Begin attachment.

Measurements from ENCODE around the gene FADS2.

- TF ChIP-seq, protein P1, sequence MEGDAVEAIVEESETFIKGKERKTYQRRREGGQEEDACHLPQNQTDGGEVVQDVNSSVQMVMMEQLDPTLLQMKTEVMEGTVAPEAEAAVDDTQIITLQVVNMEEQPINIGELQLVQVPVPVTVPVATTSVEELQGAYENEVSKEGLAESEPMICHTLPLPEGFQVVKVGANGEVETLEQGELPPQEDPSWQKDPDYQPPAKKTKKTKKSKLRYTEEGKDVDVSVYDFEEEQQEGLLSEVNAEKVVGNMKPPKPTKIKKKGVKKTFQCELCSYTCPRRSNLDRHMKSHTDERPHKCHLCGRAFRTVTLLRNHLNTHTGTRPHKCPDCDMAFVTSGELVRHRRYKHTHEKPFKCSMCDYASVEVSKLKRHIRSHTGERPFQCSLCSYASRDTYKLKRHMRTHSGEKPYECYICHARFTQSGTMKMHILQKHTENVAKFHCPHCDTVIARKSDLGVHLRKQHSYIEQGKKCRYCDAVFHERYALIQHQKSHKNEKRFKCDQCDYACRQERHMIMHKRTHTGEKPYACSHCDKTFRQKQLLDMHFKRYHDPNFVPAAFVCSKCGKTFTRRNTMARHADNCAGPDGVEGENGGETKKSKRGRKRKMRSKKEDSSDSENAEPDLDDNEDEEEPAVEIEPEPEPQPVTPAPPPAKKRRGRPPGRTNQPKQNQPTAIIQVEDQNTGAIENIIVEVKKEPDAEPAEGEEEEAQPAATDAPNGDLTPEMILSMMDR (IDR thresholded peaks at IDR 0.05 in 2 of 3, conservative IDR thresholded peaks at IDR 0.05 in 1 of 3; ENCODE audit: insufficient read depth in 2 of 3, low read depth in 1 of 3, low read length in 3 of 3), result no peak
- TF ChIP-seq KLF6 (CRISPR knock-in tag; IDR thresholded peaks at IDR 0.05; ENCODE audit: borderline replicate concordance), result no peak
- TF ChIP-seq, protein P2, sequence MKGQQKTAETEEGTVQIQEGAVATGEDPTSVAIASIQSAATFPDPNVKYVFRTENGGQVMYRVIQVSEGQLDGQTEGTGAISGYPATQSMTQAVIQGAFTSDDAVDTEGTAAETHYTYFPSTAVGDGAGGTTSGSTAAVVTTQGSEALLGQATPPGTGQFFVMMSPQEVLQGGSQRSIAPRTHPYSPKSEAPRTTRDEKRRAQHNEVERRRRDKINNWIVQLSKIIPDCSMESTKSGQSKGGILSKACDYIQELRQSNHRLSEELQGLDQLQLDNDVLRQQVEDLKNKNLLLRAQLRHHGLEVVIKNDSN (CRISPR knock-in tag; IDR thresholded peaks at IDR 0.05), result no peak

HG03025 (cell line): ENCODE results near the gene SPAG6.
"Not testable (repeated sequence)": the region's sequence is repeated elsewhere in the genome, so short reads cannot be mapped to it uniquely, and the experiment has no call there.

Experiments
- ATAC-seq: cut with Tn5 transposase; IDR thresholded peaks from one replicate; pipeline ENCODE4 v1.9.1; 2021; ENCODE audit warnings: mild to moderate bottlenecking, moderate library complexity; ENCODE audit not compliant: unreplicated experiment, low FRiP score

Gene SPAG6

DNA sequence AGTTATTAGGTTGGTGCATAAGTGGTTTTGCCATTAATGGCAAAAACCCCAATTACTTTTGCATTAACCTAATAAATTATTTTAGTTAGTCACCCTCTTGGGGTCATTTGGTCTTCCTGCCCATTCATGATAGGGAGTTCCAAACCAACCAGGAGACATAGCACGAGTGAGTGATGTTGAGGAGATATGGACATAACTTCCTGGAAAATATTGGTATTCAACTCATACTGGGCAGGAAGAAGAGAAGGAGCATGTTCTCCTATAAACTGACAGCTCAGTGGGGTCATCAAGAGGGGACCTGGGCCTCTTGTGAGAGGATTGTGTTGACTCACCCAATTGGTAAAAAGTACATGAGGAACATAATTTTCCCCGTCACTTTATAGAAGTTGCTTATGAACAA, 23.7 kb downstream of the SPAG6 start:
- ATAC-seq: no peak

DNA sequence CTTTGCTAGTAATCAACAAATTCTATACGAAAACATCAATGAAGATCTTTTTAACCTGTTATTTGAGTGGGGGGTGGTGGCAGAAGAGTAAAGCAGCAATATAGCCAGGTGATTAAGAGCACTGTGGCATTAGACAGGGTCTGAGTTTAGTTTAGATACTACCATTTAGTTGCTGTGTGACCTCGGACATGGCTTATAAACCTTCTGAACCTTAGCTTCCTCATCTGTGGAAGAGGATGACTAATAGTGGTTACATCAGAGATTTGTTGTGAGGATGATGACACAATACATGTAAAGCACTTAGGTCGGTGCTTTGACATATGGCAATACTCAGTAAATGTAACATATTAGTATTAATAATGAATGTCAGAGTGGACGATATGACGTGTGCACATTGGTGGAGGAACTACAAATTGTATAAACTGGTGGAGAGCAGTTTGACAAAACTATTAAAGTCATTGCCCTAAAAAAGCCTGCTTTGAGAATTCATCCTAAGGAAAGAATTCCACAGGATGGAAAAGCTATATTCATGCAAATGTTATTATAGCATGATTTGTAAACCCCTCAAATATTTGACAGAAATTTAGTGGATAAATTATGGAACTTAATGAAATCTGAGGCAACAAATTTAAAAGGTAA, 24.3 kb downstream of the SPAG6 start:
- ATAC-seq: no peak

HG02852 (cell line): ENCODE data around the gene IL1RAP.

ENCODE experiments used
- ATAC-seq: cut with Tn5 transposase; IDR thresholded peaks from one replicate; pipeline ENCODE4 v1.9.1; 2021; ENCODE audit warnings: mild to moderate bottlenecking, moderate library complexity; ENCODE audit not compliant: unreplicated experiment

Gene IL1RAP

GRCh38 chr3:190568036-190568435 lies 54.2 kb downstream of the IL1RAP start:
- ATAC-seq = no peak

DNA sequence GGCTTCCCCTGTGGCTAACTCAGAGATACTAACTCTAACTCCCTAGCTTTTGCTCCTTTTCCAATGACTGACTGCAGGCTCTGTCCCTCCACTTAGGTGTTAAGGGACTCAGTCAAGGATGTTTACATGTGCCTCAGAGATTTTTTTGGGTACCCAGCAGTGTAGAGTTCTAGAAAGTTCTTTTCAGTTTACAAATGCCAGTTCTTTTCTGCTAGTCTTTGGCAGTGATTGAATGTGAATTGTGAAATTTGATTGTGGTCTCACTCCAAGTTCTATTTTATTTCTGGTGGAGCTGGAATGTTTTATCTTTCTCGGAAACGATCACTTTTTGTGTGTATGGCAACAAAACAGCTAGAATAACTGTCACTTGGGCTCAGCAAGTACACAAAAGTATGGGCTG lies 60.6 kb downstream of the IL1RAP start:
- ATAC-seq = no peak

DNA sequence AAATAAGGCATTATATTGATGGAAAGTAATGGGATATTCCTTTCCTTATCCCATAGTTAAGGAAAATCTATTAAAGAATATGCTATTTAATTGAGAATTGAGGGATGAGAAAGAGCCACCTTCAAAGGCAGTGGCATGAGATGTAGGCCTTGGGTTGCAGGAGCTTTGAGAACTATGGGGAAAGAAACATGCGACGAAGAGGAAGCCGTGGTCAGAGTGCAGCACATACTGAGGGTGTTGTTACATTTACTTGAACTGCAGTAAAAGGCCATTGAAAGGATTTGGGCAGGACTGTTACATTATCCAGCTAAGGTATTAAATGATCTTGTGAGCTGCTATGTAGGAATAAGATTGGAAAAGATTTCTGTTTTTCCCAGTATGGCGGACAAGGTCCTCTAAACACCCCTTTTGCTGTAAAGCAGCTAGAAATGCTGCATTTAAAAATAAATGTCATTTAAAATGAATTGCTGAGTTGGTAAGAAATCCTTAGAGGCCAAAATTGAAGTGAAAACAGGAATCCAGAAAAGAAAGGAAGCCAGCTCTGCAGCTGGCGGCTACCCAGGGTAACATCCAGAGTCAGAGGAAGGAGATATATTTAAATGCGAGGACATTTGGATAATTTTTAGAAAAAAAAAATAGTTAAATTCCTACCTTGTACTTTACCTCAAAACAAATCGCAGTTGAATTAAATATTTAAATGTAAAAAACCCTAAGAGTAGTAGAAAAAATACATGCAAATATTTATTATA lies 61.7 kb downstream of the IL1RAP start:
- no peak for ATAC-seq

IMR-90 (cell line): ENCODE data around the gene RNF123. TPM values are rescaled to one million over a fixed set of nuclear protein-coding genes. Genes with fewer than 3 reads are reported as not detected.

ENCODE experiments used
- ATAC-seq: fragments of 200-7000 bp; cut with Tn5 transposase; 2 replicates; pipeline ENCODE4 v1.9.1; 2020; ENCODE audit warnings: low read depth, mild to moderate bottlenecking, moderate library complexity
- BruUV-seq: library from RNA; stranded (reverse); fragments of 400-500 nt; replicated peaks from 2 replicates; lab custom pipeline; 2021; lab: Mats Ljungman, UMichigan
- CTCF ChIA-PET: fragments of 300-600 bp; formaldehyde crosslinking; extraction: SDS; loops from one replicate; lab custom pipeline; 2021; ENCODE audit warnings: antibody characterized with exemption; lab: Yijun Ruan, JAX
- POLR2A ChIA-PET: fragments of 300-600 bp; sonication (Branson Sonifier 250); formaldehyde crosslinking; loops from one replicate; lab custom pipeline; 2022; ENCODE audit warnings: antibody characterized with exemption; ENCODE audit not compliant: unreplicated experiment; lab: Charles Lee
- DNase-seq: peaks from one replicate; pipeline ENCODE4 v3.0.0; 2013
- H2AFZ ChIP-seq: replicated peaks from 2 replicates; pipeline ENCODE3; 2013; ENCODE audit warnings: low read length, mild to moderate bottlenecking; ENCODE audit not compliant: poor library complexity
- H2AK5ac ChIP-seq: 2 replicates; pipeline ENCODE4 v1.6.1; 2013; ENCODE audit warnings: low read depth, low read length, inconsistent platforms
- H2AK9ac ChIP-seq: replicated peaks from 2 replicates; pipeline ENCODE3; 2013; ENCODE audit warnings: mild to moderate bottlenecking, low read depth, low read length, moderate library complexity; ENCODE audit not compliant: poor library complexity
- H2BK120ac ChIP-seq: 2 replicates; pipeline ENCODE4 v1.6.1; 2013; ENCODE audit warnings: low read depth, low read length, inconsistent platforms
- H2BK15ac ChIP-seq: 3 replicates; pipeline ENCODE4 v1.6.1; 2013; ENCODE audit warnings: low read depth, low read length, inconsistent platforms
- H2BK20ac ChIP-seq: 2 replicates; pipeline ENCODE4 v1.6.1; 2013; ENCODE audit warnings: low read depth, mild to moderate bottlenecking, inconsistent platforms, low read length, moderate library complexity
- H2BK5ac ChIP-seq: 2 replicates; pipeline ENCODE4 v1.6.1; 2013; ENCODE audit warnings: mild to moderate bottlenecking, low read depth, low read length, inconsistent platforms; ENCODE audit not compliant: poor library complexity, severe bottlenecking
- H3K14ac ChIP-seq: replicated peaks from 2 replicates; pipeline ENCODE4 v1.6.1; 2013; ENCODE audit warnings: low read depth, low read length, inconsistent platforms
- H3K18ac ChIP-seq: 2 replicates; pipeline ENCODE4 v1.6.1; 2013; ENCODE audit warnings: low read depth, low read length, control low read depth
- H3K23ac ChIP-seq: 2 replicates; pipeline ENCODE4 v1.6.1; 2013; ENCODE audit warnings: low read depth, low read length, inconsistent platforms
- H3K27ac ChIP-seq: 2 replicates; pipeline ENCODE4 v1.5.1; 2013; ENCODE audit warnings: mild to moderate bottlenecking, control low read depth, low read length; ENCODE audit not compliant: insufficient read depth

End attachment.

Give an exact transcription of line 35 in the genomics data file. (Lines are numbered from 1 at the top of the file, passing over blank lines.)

- H2BK15ac ChIP-seq: 3 replicates; pipeline ENCODE4 v1.6.1; 2013; ENCODE audit warnings: low read depth, low read length, inconsistent platforms